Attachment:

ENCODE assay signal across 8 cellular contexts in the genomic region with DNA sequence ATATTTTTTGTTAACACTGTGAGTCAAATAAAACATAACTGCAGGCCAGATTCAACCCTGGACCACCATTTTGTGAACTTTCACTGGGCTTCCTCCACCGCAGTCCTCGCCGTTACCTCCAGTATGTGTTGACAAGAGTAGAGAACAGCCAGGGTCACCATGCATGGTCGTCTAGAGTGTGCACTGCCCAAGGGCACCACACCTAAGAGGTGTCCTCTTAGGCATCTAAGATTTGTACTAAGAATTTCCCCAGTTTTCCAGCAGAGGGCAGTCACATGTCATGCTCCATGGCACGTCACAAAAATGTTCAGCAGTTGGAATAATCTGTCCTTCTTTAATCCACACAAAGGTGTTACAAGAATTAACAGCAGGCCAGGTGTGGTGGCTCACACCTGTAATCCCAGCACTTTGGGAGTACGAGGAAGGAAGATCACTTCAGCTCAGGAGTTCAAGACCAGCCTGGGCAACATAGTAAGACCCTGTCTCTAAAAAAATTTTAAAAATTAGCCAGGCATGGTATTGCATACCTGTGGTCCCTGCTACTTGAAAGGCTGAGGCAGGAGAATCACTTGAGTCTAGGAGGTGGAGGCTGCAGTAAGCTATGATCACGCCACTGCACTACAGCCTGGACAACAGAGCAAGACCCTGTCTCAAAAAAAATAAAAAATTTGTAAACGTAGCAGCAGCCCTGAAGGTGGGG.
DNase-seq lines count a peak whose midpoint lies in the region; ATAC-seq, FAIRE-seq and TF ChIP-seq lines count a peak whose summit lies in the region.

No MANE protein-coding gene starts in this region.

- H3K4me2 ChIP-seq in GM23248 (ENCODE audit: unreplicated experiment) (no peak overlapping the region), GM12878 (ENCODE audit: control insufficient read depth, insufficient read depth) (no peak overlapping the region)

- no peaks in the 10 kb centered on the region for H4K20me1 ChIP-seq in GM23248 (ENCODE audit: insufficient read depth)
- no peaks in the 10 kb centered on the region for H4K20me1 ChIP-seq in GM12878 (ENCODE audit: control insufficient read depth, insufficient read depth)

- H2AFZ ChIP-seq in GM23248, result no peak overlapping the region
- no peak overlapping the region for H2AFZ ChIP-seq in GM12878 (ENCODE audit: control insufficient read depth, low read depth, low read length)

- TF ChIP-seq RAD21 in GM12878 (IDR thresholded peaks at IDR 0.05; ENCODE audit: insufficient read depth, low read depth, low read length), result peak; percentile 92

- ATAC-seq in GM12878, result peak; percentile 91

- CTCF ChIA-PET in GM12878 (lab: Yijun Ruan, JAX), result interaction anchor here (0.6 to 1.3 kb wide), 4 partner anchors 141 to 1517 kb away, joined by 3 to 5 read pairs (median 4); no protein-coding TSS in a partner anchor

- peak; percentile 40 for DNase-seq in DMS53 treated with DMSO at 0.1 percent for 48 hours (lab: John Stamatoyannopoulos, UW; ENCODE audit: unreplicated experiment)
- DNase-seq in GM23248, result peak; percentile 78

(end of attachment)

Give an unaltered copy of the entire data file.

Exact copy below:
ENCODE assay signal across 8 cellular contexts in the genomic region with DNA sequence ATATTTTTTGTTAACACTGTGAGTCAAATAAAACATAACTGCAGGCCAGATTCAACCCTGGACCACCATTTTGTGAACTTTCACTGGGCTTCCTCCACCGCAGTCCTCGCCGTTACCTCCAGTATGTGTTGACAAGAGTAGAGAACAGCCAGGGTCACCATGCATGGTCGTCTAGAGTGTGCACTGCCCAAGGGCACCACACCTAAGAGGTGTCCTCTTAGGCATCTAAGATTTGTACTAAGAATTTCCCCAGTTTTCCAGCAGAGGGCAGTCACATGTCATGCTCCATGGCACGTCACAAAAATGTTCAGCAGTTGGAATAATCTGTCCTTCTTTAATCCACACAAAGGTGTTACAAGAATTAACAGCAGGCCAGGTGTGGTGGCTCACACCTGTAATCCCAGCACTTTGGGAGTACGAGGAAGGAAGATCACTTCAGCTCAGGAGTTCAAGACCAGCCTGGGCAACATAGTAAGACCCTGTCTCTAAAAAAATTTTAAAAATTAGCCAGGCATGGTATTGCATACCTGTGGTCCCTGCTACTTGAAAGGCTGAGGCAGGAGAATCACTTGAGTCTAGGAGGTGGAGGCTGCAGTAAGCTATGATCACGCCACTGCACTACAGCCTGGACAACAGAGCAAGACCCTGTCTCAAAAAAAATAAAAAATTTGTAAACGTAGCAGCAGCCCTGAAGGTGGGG.
DNase-seq lines count a peak whose midpoint lies in the region; ATAC-seq, FAIRE-seq and TF ChIP-seq lines count a peak whose summit lies in the region.

No MANE protein-coding gene starts in this region.

- H3K4me2 ChIP-seq in GM23248 (ENCODE audit: unreplicated experiment) (no peak overlapping the region), GM12878 (ENCODE audit: control insufficient read depth, insufficient read depth) (no peak overlapping the region)

- no peaks in the 10 kb centered on the region for H4K20me1 ChIP-seq in GM23248 (ENCODE audit: insufficient read depth)
- no peaks in the 10 kb centered on the region for H4K20me1 ChIP-seq in GM12878 (ENCODE audit: control insufficient read depth, insufficient read depth)

- H2AFZ ChIP-seq in GM23248, result no peak overlapping the region
- no peak overlapping the region for H2AFZ ChIP-seq in GM12878 (ENCODE audit: control insufficient read depth, low read depth, low read length)

- TF ChIP-seq RAD21 in GM12878 (IDR thresholded peaks at IDR 0.05; ENCODE audit: insufficient read depth, low read depth, low read length), result peak; percentile 92

- ATAC-seq in GM12878, result peak; percentile 91

- CTCF ChIA-PET in GM12878 (lab: Yijun Ruan, JAX), result interaction anchor here (0.6 to 1.3 kb wide), 4 partner anchors 141 to 1517 kb away, joined by 3 to 5 read pairs (median 4); no protein-coding TSS in a partner anchor

- peak; percentile 40 for DNase-seq in DMS53 treated with DMSO at 0.1 percent for 48 hours (lab: John Stamatoyannopoulos, UW; ENCODE audit: unreplicated experiment)
- DNase-seq in GM23248, result peak; percentile 78